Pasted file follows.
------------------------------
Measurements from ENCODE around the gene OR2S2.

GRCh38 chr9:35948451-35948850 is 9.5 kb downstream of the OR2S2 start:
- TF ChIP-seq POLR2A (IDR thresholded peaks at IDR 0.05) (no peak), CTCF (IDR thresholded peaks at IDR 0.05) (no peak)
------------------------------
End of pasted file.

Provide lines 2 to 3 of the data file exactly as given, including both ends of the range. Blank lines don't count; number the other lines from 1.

GRCh38 chr9:35948451-35948850 is 9.5 kb downstream of the OR2S2 start:
- TF ChIP-seq POLR2A (IDR thresholded peaks at IDR 0.05) (no peak), CTCF (IDR thresholded peaks at IDR 0.05) (no peak)